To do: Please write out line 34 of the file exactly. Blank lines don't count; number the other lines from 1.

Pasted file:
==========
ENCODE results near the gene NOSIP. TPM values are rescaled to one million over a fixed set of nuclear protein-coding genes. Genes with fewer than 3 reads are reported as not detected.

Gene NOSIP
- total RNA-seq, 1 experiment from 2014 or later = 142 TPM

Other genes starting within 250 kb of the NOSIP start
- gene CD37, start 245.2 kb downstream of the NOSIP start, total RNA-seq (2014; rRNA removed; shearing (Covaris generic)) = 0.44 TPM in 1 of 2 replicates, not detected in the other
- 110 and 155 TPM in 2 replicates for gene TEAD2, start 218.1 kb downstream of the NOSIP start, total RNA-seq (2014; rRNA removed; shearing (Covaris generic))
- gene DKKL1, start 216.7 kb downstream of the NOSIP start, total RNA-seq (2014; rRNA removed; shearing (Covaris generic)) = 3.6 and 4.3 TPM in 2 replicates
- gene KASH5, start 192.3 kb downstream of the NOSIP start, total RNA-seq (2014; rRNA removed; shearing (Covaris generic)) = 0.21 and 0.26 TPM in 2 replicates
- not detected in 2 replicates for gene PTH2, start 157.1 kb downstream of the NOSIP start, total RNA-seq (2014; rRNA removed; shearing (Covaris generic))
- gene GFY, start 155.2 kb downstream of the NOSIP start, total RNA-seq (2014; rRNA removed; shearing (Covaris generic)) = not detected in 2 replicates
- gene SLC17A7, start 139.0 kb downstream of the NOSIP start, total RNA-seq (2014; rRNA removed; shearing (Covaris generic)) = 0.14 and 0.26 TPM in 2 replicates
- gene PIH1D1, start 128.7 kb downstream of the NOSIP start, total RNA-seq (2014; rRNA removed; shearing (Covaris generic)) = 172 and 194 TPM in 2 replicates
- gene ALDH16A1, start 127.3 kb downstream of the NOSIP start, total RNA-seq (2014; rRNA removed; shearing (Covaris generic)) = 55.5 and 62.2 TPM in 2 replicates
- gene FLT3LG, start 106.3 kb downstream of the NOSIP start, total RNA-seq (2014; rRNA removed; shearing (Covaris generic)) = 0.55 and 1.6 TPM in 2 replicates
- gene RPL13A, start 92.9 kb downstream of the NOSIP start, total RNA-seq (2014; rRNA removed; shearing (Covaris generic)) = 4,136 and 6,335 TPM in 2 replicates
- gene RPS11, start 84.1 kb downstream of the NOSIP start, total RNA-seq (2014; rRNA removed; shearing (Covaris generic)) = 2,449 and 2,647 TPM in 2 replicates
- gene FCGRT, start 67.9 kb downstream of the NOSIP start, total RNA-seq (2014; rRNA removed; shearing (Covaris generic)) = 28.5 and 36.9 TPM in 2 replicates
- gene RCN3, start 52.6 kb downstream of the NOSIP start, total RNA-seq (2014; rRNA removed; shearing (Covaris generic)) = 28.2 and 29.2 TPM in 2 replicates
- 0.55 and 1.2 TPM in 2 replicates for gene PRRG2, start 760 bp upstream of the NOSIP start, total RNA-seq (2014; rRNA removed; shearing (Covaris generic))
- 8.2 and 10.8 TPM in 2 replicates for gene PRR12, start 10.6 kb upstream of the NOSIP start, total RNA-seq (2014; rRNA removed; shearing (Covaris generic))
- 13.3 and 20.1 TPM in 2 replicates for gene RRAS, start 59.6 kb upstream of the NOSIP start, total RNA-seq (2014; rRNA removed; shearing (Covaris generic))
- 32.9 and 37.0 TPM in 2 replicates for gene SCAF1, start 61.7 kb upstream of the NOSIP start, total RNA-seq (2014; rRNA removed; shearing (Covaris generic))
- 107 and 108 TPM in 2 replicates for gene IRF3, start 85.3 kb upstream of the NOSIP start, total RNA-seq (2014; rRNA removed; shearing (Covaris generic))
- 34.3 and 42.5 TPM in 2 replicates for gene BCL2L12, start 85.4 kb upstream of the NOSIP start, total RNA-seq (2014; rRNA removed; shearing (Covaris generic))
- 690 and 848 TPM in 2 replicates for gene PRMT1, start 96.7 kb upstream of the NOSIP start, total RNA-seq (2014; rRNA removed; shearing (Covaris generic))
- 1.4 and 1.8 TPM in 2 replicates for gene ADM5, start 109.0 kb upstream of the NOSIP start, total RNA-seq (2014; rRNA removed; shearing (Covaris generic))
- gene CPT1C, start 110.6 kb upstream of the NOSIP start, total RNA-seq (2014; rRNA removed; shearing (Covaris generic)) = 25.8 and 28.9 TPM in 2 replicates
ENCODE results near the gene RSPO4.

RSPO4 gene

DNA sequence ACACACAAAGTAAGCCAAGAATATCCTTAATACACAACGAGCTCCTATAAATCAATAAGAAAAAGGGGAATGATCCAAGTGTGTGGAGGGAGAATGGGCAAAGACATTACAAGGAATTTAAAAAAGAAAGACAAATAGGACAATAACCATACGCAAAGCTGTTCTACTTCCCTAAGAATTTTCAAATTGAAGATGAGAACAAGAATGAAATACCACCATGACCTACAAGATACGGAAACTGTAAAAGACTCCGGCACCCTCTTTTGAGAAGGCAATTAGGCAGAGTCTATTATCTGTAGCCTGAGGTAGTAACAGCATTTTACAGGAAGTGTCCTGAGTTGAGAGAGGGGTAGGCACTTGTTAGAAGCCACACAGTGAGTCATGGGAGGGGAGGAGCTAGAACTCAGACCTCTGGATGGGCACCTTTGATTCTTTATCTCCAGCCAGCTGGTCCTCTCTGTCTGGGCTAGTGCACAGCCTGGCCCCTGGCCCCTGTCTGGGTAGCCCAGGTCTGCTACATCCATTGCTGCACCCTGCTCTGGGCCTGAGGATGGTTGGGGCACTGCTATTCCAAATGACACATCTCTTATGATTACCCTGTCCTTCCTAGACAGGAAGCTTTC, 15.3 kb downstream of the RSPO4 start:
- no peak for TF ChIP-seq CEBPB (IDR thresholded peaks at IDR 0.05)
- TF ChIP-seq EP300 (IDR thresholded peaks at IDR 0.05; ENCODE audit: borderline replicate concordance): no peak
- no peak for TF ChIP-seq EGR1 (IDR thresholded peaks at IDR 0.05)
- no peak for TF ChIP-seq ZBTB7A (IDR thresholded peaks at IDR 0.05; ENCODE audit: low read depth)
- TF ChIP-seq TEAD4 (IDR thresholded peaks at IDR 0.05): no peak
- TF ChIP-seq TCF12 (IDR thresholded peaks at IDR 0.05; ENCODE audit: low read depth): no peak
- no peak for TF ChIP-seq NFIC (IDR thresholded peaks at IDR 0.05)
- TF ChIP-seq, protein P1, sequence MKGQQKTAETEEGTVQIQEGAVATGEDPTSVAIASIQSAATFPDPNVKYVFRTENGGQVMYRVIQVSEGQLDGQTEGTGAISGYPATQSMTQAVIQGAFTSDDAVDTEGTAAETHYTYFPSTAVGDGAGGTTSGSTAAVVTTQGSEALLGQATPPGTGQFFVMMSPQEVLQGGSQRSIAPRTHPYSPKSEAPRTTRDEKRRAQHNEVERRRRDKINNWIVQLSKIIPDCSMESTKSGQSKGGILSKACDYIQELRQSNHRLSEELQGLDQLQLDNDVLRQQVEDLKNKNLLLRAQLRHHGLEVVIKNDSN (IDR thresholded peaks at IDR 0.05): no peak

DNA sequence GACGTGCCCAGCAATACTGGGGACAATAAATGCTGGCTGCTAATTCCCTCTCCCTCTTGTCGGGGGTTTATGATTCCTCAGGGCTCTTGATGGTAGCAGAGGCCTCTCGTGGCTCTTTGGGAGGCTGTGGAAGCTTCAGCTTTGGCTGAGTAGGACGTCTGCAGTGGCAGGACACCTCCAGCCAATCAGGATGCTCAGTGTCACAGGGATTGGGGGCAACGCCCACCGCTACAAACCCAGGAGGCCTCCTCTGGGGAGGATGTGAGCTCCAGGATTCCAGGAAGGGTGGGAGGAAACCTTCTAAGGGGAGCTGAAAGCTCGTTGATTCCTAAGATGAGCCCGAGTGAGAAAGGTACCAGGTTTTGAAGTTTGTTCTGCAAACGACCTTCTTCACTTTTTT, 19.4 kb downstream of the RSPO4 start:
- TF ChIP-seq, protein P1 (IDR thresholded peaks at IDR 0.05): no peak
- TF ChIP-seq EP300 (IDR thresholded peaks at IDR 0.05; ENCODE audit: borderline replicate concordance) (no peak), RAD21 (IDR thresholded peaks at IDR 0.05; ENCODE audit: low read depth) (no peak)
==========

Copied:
- no peak for TF ChIP-seq ZBTB7A (IDR thresholded peaks at IDR 0.05; ENCODE audit: low read depth)